In our climate, fleas are seasonal all year round. Your pet can pick up fleas wherever an infestation exists, often in areas frequented by other dogs and cats. Adult fleas are dark brown, no bigger than a pin head, and able to move rapidly over your petâs skin.
Once the flea becomes an adult, it spends virtually all of its time on your pet.
Female fleas begin laying eggs within 24 hours of selecting your pet as a host, producing up to 50 eggs each day. These eggs fall from your pet onto the floor or furniture, including your petâs bed or onto any other indoor or out door area where your pet happens to go.
Tiny wormlike larvae hatch from the eggs and burrow into carpets, under furniture, or into soil before spinning a cocoon. The cocooned flea pupae can lie dormant (inactive) for weeks before emerging as adults that are ready to infest (or reinfest) your pet. The result is a flea life cycle of anywhere from 12 days to 6 months, depending on environmental factors such as temperature and humidity.
Diagnosis, Risks and Consequences.
You may not know that your pet has fleas until their number increases to the point that your pet is obviously uncomfortable. Signs of flea problems range from mild redness to severe scratching that can lead to open sores and skin infections (hot spots). One of the first signs you may notice on a pet with fleas is âflea dirtâ – the black flea droppings left on your petâs coat. You may not actually see the fleas themselves, but they can still be on your pet and the environment.
Fleas bite animals and suck their blood; young or small pets with heavy flea infestations may become anemic. Some pets can develop an allergy to flea saliva that may result in more severe irritation and scratching; these pets can become severely itchy from just one or two flea bites. Also, pets can become infected with certain types of tapeworms if they ingest fleas carrying tapeworm eggs (a pet using its teeth to scratch the flea bites often eats the fleas). In areas with moderate to severe flea infestations, people may also be bitten by fleas. Fleas are capable of transmitting several infectious diseases to pets and people.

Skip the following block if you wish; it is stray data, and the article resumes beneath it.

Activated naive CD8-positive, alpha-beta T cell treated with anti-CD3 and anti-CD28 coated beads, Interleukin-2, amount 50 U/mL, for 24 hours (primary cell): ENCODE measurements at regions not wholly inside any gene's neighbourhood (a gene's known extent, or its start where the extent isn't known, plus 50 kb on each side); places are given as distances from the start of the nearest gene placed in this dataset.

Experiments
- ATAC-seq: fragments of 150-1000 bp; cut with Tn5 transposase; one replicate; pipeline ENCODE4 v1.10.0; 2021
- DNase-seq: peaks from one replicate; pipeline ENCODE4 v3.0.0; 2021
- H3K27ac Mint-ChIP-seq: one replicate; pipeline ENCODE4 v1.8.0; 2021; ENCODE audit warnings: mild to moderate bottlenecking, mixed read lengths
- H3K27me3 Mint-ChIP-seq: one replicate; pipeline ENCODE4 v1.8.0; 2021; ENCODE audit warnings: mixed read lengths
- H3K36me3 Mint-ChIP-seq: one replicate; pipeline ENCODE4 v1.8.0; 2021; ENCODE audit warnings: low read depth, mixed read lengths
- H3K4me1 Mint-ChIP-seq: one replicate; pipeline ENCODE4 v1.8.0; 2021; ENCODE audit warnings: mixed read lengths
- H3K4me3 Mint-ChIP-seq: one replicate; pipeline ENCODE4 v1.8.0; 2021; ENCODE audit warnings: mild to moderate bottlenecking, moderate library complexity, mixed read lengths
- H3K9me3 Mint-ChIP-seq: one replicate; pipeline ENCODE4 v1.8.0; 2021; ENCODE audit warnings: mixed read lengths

One example of a disease that is quite common in cats is hemobartonellosis. This disease is transmitted from cat to cat by means of a flea or tick bite. If the infected cat scratches a human, they could become ill with the disease called âcat scratch diseaseâ. Some tape worms are also transmitted to humans when they unwittingly ingest a flea that serves as the intermittent host for the tapeworm.
Your veterinarian will recommend an appropriate flea control plan for your pet based on your needs, your petâs needs and the severity of the flea infestation.
Because much of the fleaâs life cycle is spent off your pet, treating only your pet will not eliminate the problem. If you kill the adult fleas and do not kill the eggs, larvae and pupae, your pet will become reinfested when these fleas become adults and the cycle will start all over again. Therefore, in addition to treating your pet, reduce the flea population in your petâs living area by thoroughly cleaning the area and floors or furniture that your pet comes into contact with frequently.